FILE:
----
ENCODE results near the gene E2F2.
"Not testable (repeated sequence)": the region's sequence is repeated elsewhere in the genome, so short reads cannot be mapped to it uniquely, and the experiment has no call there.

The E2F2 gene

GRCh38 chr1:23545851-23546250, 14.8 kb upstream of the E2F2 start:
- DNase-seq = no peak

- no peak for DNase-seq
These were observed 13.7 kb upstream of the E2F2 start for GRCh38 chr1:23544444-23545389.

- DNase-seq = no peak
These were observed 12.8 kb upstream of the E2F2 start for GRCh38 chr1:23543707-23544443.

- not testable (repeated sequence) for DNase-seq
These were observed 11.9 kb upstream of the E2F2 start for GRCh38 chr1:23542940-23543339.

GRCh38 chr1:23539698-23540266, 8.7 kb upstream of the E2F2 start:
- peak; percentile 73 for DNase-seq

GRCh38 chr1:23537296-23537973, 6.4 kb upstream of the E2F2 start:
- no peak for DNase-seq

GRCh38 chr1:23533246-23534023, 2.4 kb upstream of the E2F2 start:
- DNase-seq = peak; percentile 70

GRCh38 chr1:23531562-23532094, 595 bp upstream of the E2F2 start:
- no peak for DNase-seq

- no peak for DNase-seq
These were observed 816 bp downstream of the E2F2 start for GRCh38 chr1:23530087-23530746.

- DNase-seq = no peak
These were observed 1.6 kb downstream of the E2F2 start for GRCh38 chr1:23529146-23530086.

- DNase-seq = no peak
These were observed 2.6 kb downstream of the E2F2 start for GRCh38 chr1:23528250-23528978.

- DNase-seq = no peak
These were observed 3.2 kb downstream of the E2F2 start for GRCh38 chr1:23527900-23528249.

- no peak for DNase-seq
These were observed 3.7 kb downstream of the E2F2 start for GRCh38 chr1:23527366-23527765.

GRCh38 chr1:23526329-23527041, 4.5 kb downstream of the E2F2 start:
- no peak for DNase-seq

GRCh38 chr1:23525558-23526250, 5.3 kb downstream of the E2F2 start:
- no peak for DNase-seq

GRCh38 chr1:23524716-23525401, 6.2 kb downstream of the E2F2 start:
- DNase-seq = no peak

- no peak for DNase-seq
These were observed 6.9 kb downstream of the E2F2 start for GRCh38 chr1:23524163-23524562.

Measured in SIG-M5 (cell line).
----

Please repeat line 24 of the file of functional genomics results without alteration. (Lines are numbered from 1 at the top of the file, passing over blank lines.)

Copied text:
- DNase-seq = no peak